Washington – Nearly two dozen Connecticut cities and towns are scheduled to soon confront Purdue Phama and other opioid makers in court over what they say are the pharmaceuticals’ deceptive practices.
Meanwhile, a federal judge in Ohio is trying to resolve through a massive settlement more than 400 federal lawsuits brought by cities, counties and Native American tribes against central figures in the national opioid tragedy.
But, at least for now, Connecticut’s towns, including Waterbury, Bristol, East Hartford and Torrington, have chosen to sue Purdue and other opioid makers in state court. They have standing to do so because Purdue Pharma is based in Stamford.
Judy Scolnick, an attorney in the New York office of Scott + Scott, who represents Waterbury, New Haven, Bridgeport and New Britain, said the towns have until now rejected the massive settlement effort and plan to continue to pursue the case in state court because they think that’s’ “where the defendants’ liability risk is the greatest.”
Scolnick said the towns want the case tried by “a jury of the victims’ peers” — jurors who have had a family member, friend or co-worker fall victim to the opioid epidemic.
“Probably all of them have been touched,” Scolnick said of prospective jurors.
Connecticut had the 12th-highest number of opioid deaths in the country as of 2015, according to the U.S. Centers for Disease Control and Prevention.
The cases in Connecticut against the opioid makers have been joined, meaning they will be considered together, and will be heard in Hartford by Superior Court Judge Thomas Moukawsher.
The judge has laid out a quick schedule. The defendants must file their motions to dismiss the case by May 14. Defendants include Purdue, which makes OxiContin, and Allergan, Cephalon and Janssen Pharmaceuticals, which make oxycodone — which is similar to OxyContin but is not produced in a time-release form.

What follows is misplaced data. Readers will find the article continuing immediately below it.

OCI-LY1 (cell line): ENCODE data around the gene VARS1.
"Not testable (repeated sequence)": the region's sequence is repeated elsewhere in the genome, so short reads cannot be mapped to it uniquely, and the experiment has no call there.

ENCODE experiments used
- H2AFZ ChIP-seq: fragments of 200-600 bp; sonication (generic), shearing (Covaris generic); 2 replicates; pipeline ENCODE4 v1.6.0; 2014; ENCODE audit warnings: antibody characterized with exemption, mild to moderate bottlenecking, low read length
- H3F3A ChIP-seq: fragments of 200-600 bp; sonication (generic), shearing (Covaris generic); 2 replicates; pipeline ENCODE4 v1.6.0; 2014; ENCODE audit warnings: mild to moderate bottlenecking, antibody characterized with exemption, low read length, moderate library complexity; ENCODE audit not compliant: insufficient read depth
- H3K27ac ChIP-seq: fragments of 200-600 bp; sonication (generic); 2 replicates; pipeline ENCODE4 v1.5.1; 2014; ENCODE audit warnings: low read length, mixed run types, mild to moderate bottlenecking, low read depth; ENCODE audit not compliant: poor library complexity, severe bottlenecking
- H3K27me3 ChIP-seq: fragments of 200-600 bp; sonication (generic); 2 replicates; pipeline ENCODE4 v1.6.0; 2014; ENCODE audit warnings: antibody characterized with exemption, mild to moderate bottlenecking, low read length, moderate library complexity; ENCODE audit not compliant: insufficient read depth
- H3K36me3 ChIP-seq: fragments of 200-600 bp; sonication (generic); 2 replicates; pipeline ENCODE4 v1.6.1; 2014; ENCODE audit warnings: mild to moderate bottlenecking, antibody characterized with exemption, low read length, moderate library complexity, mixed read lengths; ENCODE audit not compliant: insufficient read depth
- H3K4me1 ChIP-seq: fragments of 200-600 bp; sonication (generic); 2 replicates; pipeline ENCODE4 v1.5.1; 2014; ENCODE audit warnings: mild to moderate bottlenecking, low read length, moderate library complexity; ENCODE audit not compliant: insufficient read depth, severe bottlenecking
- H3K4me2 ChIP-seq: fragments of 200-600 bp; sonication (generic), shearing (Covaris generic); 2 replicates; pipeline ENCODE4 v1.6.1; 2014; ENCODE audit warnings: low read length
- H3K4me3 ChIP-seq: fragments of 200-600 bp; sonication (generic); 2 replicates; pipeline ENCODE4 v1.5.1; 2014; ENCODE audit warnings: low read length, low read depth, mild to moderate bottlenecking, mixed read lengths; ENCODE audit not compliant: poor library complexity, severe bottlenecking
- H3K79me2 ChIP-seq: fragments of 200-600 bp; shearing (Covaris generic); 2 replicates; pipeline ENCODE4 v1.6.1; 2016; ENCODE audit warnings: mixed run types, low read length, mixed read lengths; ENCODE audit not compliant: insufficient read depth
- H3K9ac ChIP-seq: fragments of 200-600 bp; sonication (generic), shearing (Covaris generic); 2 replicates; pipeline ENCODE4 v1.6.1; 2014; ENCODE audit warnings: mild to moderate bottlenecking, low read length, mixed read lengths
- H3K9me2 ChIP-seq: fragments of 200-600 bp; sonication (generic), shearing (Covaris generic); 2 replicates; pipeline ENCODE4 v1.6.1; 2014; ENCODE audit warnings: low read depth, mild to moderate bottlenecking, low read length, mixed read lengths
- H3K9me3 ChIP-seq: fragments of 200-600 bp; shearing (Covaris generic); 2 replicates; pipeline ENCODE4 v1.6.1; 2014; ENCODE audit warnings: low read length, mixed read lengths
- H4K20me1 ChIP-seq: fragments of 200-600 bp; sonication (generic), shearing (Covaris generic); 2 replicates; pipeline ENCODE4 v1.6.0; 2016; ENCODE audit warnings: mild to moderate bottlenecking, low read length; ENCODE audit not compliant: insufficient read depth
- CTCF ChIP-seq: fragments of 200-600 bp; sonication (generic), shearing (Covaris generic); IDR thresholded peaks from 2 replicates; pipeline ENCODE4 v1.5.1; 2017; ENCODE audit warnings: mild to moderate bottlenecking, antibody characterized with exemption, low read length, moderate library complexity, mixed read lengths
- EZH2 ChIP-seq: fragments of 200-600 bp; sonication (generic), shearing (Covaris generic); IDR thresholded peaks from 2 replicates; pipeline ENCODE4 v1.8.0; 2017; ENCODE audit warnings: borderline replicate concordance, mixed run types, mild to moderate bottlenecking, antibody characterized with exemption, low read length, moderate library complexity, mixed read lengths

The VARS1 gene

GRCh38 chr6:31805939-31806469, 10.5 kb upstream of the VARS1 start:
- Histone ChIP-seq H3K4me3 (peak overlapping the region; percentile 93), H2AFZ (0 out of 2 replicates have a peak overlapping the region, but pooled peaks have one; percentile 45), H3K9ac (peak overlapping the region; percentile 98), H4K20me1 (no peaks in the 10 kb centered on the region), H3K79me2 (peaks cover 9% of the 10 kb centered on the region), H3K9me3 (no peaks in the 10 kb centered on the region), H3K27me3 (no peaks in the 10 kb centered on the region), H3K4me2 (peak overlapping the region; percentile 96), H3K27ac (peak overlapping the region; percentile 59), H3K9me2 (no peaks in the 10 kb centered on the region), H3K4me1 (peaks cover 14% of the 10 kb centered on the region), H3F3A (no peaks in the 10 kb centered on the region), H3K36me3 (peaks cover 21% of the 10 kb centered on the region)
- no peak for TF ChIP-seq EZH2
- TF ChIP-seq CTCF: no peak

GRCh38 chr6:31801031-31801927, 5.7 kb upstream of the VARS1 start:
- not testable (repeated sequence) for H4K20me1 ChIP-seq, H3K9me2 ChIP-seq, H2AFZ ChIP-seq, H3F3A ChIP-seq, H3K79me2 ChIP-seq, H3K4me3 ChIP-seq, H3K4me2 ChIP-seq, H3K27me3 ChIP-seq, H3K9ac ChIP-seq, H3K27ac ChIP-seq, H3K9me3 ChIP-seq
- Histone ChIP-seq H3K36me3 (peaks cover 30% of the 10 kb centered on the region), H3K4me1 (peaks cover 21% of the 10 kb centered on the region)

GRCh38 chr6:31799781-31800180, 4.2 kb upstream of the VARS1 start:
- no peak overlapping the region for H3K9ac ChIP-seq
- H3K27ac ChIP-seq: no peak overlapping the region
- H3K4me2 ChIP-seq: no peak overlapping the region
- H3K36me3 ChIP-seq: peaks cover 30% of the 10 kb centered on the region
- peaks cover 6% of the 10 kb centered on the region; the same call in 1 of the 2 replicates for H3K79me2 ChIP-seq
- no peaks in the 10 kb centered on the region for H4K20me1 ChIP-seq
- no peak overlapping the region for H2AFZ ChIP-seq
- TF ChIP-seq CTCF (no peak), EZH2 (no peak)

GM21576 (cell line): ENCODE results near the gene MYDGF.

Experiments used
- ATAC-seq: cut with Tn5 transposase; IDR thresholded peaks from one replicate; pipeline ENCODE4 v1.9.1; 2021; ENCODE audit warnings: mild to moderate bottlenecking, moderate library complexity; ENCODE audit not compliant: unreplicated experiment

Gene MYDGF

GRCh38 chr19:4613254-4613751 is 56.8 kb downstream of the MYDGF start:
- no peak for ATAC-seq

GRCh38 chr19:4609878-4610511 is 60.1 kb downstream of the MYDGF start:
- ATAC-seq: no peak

Another defendant is Endo Pharmaceutical, the maker of Opana ER, a long-acting opioid painkiller. Endo last year pulled it from the market after the FDA said the drug’s benefit did not outweigh public health risks associated with opioid abuse.
Endo denies the allegations and intends to vigorously defend the case, the company said in a statement.
“Endo is dedicated to providing safe, quality products to patients in need, and we share the public concern regarding opioid abuse and misuse,” the statement said. “We are committed to working collaboratively to develop and implement a comprehensive solution to the opioid crisis, which is a complex problem with several causes that are difficult to disentangle.”
According to Mouskawsher’s order, defendants must file their response by June 13. If the case goes forward, oral arguments will be heard on June 28.
Connecticut’s cities are also suing major drug distributors, like McKesson and Cardinal Health, claiming they shipped alarming quantities without reporting to the authorities. Some cities also are suing several doctors considered “key opinion leaders” because they promoted in public forums, the use of opioids, saying they were safe.